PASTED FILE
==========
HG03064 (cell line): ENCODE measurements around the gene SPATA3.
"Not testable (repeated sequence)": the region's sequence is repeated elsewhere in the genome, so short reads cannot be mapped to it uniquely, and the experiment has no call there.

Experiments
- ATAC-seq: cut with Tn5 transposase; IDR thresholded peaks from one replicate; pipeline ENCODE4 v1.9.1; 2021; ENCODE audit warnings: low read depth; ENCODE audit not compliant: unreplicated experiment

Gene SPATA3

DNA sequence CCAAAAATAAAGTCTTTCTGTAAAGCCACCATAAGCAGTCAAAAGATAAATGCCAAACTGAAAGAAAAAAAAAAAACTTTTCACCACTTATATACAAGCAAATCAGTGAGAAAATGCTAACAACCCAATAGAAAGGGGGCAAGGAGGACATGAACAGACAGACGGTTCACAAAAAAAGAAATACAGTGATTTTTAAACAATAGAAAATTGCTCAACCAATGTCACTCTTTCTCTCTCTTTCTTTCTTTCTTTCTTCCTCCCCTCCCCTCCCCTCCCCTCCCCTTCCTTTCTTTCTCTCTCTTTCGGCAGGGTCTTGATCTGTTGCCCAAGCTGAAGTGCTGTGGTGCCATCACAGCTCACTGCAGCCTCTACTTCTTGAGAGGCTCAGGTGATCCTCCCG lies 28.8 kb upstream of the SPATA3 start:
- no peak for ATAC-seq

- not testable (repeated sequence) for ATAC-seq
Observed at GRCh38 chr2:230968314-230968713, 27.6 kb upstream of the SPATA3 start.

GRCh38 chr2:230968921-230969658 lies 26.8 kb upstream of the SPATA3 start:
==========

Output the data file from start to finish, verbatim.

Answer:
HG03064 (cell line): ENCODE measurements around the gene SPATA3.
"Not testable (repeated sequence)": the region's sequence is repeated elsewhere in the genome, so short reads cannot be mapped to it uniquely, and the experiment has no call there.

Experiments
- ATAC-seq: cut with Tn5 transposase; IDR thresholded peaks from one replicate; pipeline ENCODE4 v1.9.1; 2021; ENCODE audit warnings: low read depth; ENCODE audit not compliant: unreplicated experiment

Gene SPATA3

DNA sequence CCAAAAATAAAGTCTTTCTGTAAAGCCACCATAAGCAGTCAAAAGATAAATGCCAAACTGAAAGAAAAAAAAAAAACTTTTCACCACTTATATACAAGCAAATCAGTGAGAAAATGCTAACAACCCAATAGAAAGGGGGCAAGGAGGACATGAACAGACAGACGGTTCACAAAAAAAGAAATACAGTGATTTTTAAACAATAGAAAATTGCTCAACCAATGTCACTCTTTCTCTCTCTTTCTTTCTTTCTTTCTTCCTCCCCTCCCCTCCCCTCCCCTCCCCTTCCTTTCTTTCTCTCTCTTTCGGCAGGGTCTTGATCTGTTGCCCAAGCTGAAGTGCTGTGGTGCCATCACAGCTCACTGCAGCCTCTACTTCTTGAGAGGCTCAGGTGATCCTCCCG lies 28.8 kb upstream of the SPATA3 start:
- no peak for ATAC-seq

- not testable (repeated sequence) for ATAC-seq
Observed at GRCh38 chr2:230968314-230968713, 27.6 kb upstream of the SPATA3 start.

GRCh38 chr2:230968921-230969658 lies 26.8 kb upstream of the SPATA3 start: